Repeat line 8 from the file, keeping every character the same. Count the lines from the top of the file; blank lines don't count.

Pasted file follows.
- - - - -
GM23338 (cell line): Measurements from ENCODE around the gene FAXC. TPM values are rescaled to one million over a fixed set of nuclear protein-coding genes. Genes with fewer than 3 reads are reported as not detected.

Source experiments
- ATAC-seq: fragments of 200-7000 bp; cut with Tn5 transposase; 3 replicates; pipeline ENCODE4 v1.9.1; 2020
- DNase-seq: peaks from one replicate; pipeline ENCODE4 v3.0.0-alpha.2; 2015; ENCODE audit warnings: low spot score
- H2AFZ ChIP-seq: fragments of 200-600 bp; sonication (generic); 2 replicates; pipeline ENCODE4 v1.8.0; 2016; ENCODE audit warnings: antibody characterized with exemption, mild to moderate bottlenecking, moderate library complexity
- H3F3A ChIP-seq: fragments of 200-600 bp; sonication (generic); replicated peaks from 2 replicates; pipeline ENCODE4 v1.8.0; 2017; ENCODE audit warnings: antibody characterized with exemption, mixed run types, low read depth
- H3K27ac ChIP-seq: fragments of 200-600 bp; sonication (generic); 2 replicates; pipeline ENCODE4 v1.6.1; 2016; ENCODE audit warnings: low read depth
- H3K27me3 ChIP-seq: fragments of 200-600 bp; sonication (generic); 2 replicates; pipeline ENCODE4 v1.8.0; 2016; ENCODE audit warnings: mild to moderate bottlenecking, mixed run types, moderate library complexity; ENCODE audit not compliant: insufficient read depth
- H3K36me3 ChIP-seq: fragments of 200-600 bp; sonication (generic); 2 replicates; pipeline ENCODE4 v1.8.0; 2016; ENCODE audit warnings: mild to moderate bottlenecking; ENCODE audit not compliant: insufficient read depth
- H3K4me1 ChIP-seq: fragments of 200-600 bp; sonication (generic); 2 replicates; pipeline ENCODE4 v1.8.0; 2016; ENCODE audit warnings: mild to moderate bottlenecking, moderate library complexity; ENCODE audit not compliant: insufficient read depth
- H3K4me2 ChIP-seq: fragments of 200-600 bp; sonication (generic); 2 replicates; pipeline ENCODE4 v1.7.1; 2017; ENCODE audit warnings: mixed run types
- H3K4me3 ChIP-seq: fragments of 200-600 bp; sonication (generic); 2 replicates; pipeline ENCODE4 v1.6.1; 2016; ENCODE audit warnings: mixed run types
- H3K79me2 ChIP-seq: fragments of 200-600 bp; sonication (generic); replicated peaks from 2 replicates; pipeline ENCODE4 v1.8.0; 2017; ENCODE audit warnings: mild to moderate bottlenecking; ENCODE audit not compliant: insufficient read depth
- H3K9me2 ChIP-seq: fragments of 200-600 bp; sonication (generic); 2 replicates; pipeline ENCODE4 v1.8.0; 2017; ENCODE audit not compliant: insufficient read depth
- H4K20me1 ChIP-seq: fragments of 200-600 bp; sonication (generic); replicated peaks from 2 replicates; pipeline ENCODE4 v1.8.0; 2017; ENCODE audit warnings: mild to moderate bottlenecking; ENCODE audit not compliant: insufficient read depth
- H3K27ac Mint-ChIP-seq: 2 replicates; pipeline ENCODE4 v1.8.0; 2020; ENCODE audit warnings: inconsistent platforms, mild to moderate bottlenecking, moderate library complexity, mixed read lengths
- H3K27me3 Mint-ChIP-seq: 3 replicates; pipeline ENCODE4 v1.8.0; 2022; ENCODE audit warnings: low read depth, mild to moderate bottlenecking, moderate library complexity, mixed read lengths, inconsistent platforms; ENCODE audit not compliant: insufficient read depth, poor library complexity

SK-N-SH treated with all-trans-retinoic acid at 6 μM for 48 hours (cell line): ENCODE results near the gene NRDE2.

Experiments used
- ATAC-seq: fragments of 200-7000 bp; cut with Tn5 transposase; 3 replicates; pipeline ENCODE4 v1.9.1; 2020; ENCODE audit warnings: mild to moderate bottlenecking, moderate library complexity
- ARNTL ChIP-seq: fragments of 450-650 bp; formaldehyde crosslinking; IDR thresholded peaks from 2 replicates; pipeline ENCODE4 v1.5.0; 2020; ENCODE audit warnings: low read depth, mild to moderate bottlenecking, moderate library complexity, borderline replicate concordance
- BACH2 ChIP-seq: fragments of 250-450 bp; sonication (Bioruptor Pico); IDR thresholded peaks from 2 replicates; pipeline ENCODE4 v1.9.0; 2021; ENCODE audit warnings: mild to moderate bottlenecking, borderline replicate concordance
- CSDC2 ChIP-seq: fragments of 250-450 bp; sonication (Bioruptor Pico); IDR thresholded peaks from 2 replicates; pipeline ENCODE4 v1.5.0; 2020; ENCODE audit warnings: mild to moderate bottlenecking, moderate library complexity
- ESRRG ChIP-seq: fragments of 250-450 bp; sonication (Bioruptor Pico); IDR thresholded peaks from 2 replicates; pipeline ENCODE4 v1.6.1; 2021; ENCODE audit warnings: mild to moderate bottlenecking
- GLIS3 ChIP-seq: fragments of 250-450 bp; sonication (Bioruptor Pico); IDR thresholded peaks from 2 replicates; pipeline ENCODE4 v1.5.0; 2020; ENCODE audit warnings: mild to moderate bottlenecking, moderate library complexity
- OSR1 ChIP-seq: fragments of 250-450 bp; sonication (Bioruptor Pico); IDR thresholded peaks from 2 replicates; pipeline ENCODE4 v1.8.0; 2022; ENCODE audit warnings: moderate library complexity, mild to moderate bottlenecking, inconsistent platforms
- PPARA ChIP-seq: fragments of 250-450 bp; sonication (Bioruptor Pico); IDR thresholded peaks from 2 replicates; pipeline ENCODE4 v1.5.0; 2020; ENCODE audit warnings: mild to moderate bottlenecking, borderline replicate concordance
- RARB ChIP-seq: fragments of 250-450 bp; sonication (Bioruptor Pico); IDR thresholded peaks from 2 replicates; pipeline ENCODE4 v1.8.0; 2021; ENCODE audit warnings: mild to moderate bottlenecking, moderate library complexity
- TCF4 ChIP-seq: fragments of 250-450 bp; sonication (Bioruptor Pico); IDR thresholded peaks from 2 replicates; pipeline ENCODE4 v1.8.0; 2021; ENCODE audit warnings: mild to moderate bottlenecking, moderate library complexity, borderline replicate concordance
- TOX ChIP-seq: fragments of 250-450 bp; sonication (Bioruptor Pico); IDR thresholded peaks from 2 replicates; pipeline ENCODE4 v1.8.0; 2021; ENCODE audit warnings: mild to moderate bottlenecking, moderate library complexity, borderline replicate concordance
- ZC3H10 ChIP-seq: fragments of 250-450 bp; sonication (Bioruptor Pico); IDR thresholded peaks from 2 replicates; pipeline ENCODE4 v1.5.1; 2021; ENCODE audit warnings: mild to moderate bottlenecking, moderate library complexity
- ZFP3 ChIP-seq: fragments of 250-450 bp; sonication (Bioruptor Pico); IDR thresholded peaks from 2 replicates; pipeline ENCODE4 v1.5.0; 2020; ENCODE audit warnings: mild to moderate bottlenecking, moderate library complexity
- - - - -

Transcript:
- H3K27me3 ChIP-seq: fragments of 200-600 bp; sonication (generic); 2 replicates; pipeline ENCODE4 v1.8.0; 2016; ENCODE audit warnings: mild to moderate bottlenecking, mixed run types, moderate library complexity; ENCODE audit not compliant: insufficient read depth